What Would Fred Rogers Think of Today's "Screens"?

Fred Rogers was not a fan of television for children. But he also realized that it wasn’t going away, so he asked: What good can we do with it?

Today, Fred Rogers would have celebrated his 87th birthday. The world is very different from what it was in 1968, when “Mister Rogers’ Neighborhood” first aired and thousands of children tuned in to sing along or watch the trolley chug along to the Neighborhood of Make-Believe.

In many ways, though, we’re still looking to him for guidance in this frenetic, screen-saturated world. His advice still presents a calm, balanced, and thoughtful voice.

Being a father of two young girls, I have a love-hate relationship with our devices just as many parents do. Steve Jobs famously banned his own iPad from his kids. But in dismissing these apps and devices, are we overlooking a new window for learning and growing?

Fred Rogers was not a fan of television for children. But he also realized that it wasn’t going away, so he asked: What good can we do with it?

And when Fred spoke of technology he said, “No matter how helpful computers are as tools in the classroom (and of course, they can be very helpful tools), they don’t begin to compare in significance to the relationship between the teacher and the child that is human and mutual.”  

We at the Fred Rogers Center take Fred’s approach seriously. We believe the conversation should not just be about screens and screen time, but how we can use them to help our children grow and develop. Media and technology use is a fact of life for families and children, so how do we make the most of our opportunity and use these tools appropriately?

Here are some answers we are developing with the help of parents, educators, and researchers:

  • Media can help young children learn, but only when these tools are used intentionally, with parents and educators sharing the experience and in ways appropriate for each child’s stage of development. For how we interpret Fred’s message as it applies to present-day technologies, please read our position statement with the National Association for the Education of Young Children.
  • Time with adults still matters most. Learning is most likely to occur when children are having warm, meaningful interactions with their adult caregivers. That goes for media, too. It doesn’t mean you can’t sit your child in front of an iPad or “Caillou” while you make dinner, but it does mean being careful not to allow technology consumption to replace human interaction. As my colleague Michael Robb said, our iPhones, computers, tablets, and digital cameras are here to stay. But, relationships still matter most.
  • Don’t insert technology when a real-world experience will do. Preschoolers need tactile experiences: digging in the dirt, experiencing the natural world, and reading physical books. If you can do an activity just as well without technology, you should consider whether you need it at all. Technology should be used to enhance what’s already going on in children’s lives and in their classrooms, not supplant it. Or as Fred said, “a computer can help you learn to spell h-u-g, but it can never help you know the risk or the joy of actually giving or receiving one.”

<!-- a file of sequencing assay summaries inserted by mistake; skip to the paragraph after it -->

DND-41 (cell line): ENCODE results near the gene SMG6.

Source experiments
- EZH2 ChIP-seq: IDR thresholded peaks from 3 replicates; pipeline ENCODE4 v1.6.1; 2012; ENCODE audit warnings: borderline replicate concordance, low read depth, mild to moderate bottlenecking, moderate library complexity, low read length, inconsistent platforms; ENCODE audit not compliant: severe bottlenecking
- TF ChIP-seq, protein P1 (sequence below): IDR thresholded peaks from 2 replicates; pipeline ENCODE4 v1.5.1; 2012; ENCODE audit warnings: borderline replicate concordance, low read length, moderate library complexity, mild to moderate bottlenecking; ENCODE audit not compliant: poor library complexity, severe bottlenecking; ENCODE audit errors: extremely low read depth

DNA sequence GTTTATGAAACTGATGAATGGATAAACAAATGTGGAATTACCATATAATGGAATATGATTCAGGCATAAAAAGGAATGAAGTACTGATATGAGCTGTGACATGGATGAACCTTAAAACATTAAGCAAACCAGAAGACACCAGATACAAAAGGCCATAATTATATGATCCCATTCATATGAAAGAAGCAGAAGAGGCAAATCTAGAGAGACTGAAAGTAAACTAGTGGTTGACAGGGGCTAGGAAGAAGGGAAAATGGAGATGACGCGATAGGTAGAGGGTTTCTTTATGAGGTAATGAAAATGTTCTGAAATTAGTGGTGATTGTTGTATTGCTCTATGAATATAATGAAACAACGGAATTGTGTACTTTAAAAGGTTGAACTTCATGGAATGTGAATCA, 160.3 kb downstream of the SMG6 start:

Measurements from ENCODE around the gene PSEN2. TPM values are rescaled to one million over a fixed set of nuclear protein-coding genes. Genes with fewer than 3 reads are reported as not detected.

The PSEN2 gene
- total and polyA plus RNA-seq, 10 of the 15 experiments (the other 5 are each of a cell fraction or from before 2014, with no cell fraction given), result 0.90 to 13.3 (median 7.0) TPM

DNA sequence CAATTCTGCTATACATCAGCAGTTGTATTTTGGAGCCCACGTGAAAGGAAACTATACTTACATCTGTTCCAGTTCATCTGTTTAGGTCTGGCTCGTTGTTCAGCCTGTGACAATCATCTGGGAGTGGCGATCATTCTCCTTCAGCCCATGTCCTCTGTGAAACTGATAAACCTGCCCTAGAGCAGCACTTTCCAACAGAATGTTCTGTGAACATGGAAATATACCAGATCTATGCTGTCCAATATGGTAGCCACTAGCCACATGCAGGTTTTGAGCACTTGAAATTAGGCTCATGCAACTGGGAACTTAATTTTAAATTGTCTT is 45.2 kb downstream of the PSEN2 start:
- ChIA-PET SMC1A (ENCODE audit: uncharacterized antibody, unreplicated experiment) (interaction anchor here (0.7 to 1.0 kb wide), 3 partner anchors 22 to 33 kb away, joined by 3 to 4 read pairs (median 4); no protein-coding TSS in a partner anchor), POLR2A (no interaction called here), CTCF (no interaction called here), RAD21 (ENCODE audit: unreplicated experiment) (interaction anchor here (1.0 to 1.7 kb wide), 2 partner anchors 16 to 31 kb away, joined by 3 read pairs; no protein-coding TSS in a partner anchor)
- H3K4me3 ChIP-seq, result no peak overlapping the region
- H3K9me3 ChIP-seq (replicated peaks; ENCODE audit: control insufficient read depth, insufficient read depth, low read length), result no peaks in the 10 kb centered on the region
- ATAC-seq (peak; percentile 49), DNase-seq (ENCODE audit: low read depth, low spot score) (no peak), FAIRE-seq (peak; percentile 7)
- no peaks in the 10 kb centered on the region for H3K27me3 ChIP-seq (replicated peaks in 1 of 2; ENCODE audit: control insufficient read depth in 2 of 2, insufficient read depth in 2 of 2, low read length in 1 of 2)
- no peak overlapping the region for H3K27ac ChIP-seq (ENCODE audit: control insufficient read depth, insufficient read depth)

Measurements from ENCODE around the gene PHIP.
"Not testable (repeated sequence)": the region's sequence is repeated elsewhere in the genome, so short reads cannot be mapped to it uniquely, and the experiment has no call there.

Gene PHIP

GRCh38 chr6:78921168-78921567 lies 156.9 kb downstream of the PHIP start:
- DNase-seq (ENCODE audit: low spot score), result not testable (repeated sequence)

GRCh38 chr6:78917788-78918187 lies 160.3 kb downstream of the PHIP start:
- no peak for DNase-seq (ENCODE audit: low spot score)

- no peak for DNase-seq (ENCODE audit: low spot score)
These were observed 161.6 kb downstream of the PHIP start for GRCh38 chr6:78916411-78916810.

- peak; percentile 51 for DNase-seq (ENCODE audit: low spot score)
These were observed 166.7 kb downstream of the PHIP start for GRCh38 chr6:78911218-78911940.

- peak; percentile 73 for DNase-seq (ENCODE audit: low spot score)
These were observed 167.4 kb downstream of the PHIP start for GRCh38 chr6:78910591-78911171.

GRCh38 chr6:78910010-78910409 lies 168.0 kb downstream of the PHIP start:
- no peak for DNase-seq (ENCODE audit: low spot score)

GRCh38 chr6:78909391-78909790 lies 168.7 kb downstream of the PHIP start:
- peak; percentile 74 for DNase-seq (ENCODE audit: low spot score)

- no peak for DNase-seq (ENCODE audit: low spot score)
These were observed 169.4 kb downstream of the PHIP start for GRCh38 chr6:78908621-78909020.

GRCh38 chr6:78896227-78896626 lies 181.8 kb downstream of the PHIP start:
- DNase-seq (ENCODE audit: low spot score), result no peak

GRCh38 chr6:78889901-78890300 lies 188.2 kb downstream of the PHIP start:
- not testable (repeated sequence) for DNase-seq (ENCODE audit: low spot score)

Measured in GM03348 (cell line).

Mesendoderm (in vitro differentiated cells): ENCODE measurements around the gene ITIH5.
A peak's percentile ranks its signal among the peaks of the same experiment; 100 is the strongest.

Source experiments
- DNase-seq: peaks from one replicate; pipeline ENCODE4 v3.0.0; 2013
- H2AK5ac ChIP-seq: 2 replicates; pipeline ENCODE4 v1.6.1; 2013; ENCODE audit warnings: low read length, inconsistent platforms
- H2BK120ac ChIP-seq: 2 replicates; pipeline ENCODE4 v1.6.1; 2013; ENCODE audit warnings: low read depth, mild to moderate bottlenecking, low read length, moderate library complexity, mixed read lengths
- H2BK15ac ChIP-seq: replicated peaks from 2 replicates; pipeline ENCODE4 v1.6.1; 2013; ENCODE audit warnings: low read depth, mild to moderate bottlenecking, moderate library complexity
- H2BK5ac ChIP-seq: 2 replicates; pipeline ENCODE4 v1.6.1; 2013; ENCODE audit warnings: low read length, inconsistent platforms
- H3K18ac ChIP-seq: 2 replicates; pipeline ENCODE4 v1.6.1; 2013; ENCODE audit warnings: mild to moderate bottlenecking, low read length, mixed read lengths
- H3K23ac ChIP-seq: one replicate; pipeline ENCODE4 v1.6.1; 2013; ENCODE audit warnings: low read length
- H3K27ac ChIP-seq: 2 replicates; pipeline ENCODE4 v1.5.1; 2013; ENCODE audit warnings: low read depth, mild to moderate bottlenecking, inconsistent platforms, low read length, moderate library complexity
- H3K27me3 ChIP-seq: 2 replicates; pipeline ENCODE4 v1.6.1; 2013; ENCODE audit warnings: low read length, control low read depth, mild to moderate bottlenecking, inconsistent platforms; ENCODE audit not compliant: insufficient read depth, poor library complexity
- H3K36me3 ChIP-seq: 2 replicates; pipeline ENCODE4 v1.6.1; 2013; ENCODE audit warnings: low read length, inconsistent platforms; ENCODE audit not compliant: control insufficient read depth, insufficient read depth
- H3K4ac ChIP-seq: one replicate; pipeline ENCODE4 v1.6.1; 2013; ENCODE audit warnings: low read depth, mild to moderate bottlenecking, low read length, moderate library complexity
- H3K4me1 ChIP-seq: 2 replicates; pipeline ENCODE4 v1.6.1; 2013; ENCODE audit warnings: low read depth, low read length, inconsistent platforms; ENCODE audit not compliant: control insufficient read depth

So how can we achieve this delicate balance where screens can be windows to wonderful experiences, especially when coupled with warm, supportive interactions with adults? We feel we can start right here in Fred’s neighborhood of Pittsburgh, where we are fortunate to be part of a team of researchers, game designers, early education professionals, and many others working together to support early learning with new media for young children. This tight network of colleagues in the region allows us to brainstorm, share innovations, and learn.

One of those innovations, for example, started from a simple question: How can technology improve children’s learning and growing in classrooms? Melissa Butler, a kindergarten teacher at Pittsburgh Allegheny, and Jeremy Boyle, a resident artist with Carnegie Mellon’s CREATE Lab, took the question to heart and developed simple circuit blocks to teach 5-year-olds about noticing details, being precise, and being persistent in a very hands-on way.

The experiment has since grown and branched out to become the Teachers’ Innovation Project—a partnership among the Fred Rogers Center, Carnegie Mellon University, Carlow University, Clarion University, Pittsburgh Public Schools, and The Sprout Fund –in which researchers from our Center and partnering universities are documenting the exemplary teaching practices in the project to further professional development with digital media.

This is but one example. Many more are happening in Pittsburgh, and that is one reason why we are very excited to be a part of the Remake Learning Council. The commission, composed of leaders from the education, government, business, and civic sectors, is committed to helping all kids in our region acquire the knowledge and skills they’ll need to navigate lifelong learning in the digital future. The networks in Pittsburgh allow all of us to dream bigger and find passionate and committed people to support new ideas—ultimately putting the children first and advancing positive change.

Published March 20, 2015